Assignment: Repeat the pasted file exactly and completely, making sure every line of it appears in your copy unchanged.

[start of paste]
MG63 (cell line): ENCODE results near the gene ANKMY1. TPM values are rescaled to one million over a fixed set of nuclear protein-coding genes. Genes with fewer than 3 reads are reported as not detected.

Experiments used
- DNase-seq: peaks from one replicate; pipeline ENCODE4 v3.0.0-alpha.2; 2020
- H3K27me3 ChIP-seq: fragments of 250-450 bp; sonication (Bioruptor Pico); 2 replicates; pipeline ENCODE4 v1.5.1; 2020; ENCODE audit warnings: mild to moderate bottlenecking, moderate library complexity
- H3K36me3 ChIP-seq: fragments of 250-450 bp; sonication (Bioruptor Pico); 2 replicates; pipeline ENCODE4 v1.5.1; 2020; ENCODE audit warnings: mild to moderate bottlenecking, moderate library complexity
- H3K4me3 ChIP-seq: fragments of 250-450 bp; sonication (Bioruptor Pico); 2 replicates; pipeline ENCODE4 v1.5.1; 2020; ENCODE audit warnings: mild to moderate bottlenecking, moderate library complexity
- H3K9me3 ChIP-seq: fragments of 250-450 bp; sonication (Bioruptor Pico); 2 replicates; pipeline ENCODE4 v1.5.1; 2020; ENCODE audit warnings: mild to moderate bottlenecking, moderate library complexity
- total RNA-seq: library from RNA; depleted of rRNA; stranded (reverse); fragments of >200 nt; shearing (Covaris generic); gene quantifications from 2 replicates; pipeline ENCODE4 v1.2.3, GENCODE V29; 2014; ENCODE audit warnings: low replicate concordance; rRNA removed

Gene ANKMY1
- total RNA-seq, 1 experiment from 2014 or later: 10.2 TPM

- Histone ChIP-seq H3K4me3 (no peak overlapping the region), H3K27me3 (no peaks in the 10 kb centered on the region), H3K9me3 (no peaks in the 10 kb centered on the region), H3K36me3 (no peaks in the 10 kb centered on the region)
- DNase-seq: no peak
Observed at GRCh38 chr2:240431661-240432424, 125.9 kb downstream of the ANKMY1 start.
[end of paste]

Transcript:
MG63 (cell line): ENCODE results near the gene ANKMY1. TPM values are rescaled to one million over a fixed set of nuclear protein-coding genes. Genes with fewer than 3 reads are reported as not detected.

Experiments used
- DNase-seq: peaks from one replicate; pipeline ENCODE4 v3.0.0-alpha.2; 2020
- H3K27me3 ChIP-seq: fragments of 250-450 bp; sonication (Bioruptor Pico); 2 replicates; pipeline ENCODE4 v1.5.1; 2020; ENCODE audit warnings: mild to moderate bottlenecking, moderate library complexity
- H3K36me3 ChIP-seq: fragments of 250-450 bp; sonication (Bioruptor Pico); 2 replicates; pipeline ENCODE4 v1.5.1; 2020; ENCODE audit warnings: mild to moderate bottlenecking, moderate library complexity
- H3K4me3 ChIP-seq: fragments of 250-450 bp; sonication (Bioruptor Pico); 2 replicates; pipeline ENCODE4 v1.5.1; 2020; ENCODE audit warnings: mild to moderate bottlenecking, moderate library complexity
- H3K9me3 ChIP-seq: fragments of 250-450 bp; sonication (Bioruptor Pico); 2 replicates; pipeline ENCODE4 v1.5.1; 2020; ENCODE audit warnings: mild to moderate bottlenecking, moderate library complexity
- total RNA-seq: library from RNA; depleted of rRNA; stranded (reverse); fragments of >200 nt; shearing (Covaris generic); gene quantifications from 2 replicates; pipeline ENCODE4 v1.2.3, GENCODE V29; 2014; ENCODE audit warnings: low replicate concordance; rRNA removed

Gene ANKMY1
- total RNA-seq, 1 experiment from 2014 or later: 10.2 TPM

- Histone ChIP-seq H3K4me3 (no peak overlapping the region), H3K27me3 (no peaks in the 10 kb centered on the region), H3K9me3 (no peaks in the 10 kb centered on the region), H3K36me3 (no peaks in the 10 kb centered on the region)
- DNase-seq: no peak
Observed at GRCh38 chr2:240431661-240432424, 125.9 kb downstream of the ANKMY1 start.